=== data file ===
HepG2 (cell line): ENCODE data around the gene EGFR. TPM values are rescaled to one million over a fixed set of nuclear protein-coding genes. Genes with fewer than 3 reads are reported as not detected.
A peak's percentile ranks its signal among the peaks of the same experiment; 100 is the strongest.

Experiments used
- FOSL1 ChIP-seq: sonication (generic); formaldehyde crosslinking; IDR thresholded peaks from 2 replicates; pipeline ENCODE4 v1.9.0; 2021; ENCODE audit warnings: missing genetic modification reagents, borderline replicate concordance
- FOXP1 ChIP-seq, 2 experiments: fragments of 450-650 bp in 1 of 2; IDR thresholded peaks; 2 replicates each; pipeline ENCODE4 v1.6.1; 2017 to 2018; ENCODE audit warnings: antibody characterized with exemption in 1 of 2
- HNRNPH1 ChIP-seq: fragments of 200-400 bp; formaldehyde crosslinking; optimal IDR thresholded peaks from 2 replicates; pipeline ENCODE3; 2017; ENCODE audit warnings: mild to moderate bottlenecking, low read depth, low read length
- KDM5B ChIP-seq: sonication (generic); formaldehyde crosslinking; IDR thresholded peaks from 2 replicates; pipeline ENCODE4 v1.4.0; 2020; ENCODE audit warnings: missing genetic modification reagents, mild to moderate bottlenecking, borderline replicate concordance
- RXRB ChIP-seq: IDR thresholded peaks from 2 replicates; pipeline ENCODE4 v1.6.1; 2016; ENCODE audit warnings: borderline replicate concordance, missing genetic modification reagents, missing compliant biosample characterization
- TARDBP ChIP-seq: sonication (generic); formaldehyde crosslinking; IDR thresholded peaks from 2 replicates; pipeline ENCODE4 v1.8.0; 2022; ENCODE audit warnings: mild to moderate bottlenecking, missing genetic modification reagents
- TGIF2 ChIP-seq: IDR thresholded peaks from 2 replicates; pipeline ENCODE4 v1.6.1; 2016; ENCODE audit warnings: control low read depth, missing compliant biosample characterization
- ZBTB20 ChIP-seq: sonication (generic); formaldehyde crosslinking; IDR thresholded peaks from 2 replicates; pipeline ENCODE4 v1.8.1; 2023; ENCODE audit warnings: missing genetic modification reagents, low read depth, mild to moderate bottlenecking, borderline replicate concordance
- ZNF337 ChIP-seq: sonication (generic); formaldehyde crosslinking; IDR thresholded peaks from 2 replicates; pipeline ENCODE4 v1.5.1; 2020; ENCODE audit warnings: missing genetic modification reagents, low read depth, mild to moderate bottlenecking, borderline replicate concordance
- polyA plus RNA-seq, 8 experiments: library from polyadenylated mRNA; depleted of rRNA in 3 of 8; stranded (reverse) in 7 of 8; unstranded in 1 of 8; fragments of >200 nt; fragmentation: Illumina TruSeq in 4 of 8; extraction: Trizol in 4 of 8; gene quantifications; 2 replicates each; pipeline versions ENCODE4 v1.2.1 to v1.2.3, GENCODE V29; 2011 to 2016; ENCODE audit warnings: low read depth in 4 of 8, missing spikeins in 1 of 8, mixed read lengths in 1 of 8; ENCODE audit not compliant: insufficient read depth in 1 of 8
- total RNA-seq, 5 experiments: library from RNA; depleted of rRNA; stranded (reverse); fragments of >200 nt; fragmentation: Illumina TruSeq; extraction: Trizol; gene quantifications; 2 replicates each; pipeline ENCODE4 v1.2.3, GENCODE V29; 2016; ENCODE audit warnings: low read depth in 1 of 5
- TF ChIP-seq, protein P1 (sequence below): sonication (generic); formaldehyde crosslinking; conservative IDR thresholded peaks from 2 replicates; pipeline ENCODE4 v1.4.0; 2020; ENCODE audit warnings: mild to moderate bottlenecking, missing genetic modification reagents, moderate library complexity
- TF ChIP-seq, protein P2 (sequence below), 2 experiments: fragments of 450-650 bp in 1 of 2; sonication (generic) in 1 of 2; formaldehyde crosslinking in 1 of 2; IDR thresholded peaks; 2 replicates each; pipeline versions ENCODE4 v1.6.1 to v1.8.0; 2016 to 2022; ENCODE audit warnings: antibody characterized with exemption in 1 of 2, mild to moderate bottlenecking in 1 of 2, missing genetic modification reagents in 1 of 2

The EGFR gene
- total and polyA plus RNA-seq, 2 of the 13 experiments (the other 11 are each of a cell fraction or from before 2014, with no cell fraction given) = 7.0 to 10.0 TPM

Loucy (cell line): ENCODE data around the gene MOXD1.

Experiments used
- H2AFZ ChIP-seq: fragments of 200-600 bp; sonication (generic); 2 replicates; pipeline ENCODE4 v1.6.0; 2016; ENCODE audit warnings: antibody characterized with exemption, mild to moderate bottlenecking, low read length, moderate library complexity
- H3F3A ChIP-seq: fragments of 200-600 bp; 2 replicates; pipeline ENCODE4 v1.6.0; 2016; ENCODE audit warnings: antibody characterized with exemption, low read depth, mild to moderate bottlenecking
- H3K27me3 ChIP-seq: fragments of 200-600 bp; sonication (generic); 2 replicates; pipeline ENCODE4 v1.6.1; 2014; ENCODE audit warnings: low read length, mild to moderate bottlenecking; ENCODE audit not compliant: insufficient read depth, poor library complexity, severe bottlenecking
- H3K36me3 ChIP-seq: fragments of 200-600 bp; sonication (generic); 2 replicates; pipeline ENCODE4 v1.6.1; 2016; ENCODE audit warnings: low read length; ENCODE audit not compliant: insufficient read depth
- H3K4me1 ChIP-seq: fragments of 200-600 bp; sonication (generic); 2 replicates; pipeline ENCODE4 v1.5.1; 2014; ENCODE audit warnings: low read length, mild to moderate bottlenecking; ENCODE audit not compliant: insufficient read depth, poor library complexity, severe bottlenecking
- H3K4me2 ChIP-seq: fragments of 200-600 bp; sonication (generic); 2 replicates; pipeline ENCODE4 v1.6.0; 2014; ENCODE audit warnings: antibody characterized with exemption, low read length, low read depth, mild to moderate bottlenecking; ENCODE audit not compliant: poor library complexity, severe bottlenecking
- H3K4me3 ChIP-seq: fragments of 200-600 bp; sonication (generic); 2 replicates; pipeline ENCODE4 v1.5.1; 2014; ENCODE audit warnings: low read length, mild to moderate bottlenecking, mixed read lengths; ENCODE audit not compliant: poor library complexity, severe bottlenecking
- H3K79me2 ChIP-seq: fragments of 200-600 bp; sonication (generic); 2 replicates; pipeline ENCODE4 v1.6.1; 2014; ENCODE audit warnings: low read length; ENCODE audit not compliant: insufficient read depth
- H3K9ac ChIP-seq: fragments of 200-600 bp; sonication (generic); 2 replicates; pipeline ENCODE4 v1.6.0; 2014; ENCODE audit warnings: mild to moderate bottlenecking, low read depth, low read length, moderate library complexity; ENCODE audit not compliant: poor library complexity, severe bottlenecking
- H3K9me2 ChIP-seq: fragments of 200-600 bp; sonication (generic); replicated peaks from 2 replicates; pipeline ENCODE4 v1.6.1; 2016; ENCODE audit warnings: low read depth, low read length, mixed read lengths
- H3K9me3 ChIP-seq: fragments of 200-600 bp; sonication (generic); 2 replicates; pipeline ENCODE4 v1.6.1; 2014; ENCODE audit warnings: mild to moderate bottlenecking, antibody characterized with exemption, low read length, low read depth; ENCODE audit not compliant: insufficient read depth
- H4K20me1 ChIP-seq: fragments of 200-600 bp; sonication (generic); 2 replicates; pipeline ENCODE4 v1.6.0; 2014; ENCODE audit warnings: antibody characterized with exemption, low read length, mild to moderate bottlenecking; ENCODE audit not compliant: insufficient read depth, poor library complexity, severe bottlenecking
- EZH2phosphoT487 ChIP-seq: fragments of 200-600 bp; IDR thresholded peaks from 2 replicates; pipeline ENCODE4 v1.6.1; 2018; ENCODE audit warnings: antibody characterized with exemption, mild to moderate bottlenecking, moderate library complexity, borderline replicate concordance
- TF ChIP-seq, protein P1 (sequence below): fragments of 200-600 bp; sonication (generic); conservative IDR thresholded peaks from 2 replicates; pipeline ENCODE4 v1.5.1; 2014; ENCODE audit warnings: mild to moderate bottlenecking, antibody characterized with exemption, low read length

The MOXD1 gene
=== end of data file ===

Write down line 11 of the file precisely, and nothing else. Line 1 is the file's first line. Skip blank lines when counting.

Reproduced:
- ZBTB20 ChIP-seq: sonication (generic); formaldehyde crosslinking; IDR thresholded peaks from 2 replicates; pipeline ENCODE4 v1.8.1; 2023; ENCODE audit warnings: missing genetic modification reagents, low read depth, mild to moderate bottlenecking, borderline replicate concordance